I am not here arguing with Professor Schaff, as he takes no explicit position against gay marriage in his essay, but I think that his arguments represent the best grounds that conservatism (unassisted by Divine law) has for a rejection of gay marriage, and it seems to me that they are weak for that purpose.
* * *
The arguments for gay marriage are, in general, similarly wanting. As I have argued many times here, restrictions on marriage to heterosexual relationships do not violate equal protection for they are generally applicable. A homosexual man cannot marry another man, but neither can a non-homosexual man.
My cherished interlocutor, A.I., makes a good point in a comment that I believe I never got around to replying to. But I remember it: he asked about poll taxes. Poll taxes were fees that a person had to pay in order to vote. These were generally applicable; does that mean they are okay? No, I reply, it just means that whatever is wrong with them, it can't be selective application. Polls taxes were specifically designed to keep Black voters, who were disproportionately poor, from voting. Like laws against miscegenation, the purpose of poll taxes was to keep a certain subpopulation "discrete and insular." On in the words of the majority opinion in Plessy, to keep the races from "commingling."
By contrast, traditional restrictions on marriage cannot function to keep the homosexual population more isolated. If anything, such restrictions invite commingling. Similarly, such restrictions cannot be a violation of the right to marry whomever one wants to, since no such right exists or should exist. Lots of restrictions on marriage are valid. One cannot marry one's sister, or someone under age, or a third person, or a horse. Apart from racial restrictions, the Constitution offers no guidelines as to which restrictions are valid and so the question is political rather than legal. Courts that have ruled otherwise are merely writing their own political opinions into the law.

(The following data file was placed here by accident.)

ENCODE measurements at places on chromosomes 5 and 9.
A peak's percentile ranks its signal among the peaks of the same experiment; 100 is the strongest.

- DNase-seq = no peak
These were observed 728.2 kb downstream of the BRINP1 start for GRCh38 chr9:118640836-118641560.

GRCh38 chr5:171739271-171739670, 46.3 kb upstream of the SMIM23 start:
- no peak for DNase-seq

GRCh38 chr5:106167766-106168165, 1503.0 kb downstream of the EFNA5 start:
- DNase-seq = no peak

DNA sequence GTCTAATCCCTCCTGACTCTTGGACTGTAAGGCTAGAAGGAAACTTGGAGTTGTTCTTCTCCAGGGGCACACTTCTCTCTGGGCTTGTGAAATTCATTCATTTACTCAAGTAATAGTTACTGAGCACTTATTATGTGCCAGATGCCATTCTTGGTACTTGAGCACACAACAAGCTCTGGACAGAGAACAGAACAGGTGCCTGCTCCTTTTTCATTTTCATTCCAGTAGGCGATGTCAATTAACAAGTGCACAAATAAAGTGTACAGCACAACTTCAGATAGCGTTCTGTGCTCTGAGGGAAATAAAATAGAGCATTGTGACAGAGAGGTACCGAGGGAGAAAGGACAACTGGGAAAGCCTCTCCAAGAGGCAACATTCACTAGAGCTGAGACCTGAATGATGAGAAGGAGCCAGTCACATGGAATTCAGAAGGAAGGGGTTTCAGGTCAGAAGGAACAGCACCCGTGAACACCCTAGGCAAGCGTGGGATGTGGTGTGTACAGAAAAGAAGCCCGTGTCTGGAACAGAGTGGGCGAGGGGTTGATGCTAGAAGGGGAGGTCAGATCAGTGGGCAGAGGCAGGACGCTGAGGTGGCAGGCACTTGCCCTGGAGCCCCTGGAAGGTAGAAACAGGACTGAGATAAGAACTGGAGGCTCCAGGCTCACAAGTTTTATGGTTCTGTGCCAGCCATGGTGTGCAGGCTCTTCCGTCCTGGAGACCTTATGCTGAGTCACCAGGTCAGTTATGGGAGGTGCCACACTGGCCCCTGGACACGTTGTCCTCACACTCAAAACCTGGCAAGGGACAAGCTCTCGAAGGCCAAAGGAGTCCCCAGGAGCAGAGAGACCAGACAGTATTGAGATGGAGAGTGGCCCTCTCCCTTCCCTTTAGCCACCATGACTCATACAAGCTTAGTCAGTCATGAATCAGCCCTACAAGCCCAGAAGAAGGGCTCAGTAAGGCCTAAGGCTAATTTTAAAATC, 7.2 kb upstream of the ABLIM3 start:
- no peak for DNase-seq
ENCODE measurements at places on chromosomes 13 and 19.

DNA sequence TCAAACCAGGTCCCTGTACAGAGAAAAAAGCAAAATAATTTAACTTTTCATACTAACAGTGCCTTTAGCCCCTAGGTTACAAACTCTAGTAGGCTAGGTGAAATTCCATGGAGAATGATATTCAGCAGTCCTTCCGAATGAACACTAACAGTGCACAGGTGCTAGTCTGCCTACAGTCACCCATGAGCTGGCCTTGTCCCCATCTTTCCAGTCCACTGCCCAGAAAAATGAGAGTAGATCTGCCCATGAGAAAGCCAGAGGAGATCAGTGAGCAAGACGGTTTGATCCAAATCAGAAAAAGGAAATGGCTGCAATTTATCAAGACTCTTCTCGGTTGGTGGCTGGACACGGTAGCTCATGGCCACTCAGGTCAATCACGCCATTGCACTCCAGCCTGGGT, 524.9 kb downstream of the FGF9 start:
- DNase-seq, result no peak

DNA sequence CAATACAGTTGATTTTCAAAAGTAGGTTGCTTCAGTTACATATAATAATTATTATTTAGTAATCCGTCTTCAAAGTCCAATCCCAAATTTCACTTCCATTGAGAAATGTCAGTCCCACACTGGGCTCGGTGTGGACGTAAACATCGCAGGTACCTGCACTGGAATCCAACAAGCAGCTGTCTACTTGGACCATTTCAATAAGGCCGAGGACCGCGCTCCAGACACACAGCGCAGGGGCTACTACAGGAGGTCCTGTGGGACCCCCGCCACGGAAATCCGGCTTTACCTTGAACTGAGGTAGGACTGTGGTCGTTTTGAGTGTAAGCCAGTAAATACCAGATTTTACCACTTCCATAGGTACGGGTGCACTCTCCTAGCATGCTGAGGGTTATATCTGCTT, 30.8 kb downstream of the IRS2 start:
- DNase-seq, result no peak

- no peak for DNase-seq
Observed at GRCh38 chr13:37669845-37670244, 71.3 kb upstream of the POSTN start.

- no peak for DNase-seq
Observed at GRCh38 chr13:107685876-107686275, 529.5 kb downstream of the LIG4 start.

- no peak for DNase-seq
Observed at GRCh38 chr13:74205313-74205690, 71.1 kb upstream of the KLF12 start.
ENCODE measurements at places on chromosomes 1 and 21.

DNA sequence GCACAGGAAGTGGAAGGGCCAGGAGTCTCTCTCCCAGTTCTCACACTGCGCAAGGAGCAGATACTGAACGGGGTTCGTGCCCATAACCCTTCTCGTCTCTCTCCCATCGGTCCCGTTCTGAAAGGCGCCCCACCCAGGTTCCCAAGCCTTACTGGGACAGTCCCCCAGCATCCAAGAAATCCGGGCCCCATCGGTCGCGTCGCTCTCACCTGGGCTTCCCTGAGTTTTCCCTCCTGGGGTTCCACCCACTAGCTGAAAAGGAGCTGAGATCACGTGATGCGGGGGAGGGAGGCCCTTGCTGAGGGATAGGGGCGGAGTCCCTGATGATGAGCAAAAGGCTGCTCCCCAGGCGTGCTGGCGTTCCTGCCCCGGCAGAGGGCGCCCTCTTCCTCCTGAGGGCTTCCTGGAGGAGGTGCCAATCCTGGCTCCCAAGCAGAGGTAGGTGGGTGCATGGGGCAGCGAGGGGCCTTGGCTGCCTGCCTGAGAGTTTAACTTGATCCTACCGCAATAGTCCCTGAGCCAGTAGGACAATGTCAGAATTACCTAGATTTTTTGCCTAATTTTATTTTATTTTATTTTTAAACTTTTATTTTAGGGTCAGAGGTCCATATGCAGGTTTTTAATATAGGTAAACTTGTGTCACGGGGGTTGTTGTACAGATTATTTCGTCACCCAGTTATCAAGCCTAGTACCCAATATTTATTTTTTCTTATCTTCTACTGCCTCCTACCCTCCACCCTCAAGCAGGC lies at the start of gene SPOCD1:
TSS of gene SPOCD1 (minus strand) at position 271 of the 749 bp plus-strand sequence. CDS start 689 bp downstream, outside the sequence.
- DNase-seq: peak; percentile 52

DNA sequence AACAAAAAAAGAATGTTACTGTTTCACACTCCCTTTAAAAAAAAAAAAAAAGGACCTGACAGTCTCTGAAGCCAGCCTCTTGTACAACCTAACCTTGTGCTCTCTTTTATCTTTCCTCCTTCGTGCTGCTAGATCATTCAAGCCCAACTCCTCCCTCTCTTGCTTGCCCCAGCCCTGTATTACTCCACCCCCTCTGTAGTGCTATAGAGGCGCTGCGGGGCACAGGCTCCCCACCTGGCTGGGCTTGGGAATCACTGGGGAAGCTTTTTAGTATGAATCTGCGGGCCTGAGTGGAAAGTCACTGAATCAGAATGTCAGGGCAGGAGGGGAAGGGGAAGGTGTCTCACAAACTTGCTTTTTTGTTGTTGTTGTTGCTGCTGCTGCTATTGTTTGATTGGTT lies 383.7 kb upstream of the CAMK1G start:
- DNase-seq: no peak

With no decisive arguments for or against gay marriage, I suspect that its eventual legalization is inevitable. But it seems to me that the gay rights movement and conservatives might find common ground on this one. Both have an interest in seeing that marriage means "self-giving" more than "self-fulfillment." I have little hope for this.
In the first place, it would split both sides of the chamber. Religiously motivated conservatives would never forgive more libertarian minded conservatives (like myself) for giving up, and a large part of the gay activist community is not the least bit interested in any sort of marriage that implies restrictions on behavior. Moreover, both the left and the right are probably less interested in the issue than they are in disappointing the other side. In the current climate, that means that conservatives lose twice. Gay marriage becomes a reality, and as Professor Schaff predicts, the institution of marriage is futher diluted.